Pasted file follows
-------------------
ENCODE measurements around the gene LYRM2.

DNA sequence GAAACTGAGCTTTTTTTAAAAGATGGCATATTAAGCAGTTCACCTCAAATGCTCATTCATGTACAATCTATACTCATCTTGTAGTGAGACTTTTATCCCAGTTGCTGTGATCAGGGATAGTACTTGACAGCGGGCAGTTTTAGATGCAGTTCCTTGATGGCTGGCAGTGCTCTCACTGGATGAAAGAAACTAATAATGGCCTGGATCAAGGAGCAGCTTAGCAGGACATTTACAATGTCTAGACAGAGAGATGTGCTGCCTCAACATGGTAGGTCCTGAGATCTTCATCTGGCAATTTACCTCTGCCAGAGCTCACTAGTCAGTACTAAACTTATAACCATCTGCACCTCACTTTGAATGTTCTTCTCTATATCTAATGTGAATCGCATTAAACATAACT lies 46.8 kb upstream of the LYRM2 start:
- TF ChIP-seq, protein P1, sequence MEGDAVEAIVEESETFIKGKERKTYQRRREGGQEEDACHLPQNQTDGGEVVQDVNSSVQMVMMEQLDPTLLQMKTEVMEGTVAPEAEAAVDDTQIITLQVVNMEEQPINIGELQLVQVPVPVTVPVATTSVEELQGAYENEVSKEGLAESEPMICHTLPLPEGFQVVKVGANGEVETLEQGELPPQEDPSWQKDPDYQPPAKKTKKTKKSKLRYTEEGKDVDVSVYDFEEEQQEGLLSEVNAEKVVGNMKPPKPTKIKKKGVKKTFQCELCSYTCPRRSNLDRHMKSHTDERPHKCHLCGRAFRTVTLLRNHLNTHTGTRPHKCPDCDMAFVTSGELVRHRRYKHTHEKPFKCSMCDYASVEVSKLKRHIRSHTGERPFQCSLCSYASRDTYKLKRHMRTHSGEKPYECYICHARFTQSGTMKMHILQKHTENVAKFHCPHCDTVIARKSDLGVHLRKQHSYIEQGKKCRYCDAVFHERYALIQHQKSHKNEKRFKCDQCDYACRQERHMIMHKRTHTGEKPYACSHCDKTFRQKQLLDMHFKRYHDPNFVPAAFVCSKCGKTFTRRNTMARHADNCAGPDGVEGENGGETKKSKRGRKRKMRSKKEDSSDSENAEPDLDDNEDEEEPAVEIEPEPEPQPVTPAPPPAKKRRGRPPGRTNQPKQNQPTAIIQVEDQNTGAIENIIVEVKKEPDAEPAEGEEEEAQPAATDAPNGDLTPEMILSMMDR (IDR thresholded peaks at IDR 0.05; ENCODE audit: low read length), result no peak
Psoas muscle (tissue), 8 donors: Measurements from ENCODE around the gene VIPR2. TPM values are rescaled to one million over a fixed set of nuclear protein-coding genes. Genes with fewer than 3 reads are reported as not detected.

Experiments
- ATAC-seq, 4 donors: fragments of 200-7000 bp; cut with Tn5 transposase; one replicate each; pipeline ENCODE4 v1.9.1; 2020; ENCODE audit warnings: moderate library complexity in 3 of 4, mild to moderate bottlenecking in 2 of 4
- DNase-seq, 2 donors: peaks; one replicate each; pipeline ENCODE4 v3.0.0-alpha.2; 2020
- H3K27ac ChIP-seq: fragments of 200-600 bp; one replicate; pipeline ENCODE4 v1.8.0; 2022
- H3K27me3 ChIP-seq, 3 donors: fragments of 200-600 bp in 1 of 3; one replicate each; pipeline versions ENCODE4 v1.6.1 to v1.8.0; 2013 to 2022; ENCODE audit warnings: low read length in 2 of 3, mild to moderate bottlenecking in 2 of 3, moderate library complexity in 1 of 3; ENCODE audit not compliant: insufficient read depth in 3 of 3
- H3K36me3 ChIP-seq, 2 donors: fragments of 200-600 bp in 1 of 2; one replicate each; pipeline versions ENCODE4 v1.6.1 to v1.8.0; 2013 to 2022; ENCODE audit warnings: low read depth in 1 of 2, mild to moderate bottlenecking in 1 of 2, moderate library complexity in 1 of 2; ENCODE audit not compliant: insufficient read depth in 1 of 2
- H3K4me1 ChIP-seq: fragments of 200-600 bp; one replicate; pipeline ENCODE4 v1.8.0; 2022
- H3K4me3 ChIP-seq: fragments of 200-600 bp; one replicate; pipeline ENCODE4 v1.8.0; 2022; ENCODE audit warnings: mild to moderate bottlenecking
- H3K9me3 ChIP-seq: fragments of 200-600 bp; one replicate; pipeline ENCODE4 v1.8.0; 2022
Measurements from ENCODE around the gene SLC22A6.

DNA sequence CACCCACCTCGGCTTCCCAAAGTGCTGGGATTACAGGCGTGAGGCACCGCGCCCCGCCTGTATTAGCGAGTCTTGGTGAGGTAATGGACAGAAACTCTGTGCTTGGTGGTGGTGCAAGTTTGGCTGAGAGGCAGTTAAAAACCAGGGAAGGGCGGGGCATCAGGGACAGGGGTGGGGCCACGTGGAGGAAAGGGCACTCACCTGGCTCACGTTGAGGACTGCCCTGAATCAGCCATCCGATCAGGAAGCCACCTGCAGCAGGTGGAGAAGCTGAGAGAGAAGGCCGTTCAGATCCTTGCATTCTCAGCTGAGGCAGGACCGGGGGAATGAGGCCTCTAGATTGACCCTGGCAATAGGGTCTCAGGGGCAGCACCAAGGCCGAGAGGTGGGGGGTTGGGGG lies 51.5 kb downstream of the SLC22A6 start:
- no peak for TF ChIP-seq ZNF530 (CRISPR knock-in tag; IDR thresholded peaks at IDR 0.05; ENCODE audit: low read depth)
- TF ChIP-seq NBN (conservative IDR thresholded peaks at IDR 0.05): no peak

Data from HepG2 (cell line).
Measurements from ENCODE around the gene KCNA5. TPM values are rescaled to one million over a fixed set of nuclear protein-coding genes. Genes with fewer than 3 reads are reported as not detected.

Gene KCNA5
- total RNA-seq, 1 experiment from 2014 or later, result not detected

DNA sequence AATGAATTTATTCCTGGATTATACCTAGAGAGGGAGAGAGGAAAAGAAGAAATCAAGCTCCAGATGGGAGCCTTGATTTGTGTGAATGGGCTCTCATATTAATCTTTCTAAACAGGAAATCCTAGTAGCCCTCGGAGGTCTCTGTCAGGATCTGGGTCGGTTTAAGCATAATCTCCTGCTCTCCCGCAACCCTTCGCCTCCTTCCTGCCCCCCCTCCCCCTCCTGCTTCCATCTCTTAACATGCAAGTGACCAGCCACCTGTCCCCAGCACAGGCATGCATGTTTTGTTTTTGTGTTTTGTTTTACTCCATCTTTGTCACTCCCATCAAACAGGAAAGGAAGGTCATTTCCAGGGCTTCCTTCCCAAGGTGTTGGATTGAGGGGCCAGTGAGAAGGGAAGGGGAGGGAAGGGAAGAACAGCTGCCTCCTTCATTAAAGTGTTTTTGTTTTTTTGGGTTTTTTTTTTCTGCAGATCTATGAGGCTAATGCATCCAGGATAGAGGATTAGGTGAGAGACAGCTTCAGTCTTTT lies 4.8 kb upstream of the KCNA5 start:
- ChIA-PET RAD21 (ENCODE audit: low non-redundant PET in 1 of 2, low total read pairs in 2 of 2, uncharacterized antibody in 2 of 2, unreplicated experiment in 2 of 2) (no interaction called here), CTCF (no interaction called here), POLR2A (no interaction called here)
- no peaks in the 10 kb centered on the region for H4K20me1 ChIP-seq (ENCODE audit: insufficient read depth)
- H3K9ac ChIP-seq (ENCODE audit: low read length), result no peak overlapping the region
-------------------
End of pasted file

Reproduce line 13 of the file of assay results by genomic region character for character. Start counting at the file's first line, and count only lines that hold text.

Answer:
- H3K9me3 ChIP-seq: fragments of 200-600 bp; one replicate; pipeline ENCODE4 v1.8.0; 2022